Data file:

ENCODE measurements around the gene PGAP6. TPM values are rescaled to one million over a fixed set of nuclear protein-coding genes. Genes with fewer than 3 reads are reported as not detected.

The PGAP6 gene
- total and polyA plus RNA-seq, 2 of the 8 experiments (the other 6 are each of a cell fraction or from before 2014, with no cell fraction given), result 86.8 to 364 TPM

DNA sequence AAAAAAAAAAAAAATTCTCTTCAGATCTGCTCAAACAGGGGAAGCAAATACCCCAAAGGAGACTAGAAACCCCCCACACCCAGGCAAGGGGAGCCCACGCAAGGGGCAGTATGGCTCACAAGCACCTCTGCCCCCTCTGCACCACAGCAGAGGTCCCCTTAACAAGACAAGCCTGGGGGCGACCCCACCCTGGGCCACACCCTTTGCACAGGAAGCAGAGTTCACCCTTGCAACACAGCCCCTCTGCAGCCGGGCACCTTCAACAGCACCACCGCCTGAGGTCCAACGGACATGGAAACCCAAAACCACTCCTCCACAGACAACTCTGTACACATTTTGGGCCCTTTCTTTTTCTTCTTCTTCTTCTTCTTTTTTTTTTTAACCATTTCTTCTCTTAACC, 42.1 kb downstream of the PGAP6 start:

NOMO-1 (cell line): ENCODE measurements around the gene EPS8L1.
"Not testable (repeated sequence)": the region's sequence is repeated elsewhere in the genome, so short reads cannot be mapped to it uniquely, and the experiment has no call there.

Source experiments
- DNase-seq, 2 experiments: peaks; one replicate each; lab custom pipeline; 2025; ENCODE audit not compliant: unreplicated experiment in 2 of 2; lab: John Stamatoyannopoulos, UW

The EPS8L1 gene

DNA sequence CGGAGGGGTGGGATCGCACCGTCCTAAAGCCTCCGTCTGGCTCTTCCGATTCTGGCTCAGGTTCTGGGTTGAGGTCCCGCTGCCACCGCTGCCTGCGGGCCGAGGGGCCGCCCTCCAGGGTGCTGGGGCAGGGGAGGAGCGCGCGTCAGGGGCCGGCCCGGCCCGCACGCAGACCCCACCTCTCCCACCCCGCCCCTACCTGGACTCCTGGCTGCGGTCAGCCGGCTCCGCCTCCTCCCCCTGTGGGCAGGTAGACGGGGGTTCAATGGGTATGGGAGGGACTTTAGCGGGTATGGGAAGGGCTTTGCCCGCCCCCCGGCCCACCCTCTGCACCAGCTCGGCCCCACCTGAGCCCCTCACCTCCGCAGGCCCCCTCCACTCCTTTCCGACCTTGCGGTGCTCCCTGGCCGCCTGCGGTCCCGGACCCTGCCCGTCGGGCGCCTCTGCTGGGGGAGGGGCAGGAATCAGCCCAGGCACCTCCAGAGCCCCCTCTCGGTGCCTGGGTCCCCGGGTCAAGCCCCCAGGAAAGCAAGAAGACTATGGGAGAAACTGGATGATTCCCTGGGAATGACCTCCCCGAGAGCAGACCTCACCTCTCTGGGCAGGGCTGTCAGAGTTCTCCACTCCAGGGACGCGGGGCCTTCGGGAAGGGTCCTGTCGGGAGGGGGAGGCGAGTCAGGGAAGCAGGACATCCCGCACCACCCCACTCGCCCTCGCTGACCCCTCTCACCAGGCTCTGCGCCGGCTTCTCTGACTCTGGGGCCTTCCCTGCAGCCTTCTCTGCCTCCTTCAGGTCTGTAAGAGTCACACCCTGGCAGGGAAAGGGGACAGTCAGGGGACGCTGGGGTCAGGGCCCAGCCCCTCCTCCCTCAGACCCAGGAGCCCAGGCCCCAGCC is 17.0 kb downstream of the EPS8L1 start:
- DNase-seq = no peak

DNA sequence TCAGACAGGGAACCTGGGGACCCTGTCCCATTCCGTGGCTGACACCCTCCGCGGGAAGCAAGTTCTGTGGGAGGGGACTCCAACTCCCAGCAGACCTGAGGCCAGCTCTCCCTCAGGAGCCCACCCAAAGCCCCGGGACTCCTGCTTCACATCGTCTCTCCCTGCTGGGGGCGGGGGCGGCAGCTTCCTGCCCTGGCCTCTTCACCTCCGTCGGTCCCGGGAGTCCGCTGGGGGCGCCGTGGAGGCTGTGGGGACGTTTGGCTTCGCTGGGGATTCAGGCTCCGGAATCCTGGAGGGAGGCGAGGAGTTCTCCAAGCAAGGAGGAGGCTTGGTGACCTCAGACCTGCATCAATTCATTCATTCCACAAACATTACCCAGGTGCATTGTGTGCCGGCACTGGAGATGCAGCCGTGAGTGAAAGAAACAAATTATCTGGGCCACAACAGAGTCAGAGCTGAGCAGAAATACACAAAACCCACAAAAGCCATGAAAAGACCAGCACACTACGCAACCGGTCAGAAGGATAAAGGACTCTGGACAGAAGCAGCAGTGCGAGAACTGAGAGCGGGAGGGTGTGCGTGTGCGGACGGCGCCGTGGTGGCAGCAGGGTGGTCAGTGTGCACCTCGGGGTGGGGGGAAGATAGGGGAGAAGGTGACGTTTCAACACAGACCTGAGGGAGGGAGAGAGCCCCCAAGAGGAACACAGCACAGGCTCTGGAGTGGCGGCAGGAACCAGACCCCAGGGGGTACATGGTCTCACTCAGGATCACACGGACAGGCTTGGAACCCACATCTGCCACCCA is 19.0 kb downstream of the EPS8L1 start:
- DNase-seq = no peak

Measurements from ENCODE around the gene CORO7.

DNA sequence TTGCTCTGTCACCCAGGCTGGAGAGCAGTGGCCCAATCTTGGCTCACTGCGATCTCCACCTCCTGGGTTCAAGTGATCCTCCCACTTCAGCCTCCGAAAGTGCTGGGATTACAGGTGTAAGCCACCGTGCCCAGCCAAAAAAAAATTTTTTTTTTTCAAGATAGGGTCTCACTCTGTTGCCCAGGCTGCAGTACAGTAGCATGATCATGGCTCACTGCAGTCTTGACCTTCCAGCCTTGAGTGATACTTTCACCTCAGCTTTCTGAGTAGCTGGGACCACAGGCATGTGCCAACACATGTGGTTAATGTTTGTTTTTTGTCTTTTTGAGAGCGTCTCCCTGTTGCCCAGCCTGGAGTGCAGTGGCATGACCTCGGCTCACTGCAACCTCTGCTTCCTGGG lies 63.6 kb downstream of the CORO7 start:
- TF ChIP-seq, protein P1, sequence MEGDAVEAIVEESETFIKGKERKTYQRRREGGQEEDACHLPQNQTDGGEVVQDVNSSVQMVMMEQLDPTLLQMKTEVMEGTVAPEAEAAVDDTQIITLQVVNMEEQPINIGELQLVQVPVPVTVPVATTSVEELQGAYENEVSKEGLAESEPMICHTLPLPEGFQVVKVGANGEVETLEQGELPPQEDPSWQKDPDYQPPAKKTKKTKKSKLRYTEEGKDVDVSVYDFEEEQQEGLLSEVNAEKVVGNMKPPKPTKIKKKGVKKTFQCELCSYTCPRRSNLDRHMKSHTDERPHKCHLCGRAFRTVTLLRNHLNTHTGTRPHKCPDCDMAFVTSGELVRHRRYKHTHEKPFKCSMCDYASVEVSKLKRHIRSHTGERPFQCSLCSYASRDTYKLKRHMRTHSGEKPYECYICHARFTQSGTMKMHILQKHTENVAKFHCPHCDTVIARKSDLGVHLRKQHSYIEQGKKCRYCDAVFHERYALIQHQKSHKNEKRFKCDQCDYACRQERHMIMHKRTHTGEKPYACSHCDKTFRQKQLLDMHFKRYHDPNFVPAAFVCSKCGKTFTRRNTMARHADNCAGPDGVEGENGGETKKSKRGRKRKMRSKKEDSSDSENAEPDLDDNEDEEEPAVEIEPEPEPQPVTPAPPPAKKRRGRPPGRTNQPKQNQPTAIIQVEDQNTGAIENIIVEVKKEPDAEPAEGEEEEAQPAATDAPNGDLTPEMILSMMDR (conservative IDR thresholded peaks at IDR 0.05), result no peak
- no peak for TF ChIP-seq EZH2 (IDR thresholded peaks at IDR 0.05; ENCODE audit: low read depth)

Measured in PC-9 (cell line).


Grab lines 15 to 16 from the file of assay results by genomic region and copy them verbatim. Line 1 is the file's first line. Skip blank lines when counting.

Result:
DNA sequence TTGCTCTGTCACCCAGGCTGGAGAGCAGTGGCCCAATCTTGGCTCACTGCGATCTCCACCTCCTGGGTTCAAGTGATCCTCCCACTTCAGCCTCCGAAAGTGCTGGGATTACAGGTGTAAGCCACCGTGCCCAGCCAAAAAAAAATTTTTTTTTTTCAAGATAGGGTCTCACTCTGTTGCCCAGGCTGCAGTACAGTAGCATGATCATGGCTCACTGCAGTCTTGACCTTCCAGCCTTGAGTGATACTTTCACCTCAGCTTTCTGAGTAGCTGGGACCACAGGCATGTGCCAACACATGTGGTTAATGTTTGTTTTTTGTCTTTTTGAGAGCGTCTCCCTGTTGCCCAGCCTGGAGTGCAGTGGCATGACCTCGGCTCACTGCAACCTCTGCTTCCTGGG lies 63.6 kb downstream of the CORO7 start:
- TF ChIP-seq, protein P1, sequence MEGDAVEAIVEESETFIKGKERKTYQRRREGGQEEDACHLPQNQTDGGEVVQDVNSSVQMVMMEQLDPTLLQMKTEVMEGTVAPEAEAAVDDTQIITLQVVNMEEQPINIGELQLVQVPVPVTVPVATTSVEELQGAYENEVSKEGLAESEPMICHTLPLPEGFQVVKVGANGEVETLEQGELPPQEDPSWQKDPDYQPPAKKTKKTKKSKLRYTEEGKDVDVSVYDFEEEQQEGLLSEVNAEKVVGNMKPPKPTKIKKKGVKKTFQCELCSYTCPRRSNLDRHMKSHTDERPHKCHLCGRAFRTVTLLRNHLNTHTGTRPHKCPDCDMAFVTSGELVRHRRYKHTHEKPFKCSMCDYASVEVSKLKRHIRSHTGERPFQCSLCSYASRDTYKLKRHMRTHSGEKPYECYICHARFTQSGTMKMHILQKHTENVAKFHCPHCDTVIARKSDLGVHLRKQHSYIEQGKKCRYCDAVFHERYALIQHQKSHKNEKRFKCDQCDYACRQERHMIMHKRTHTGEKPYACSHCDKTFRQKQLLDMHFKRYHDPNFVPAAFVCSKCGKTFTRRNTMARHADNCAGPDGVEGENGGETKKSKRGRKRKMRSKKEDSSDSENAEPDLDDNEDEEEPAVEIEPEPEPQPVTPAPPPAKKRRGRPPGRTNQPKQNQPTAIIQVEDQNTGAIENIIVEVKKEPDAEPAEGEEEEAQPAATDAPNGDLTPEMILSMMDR (conservative IDR thresholded peaks at IDR 0.05), result no peak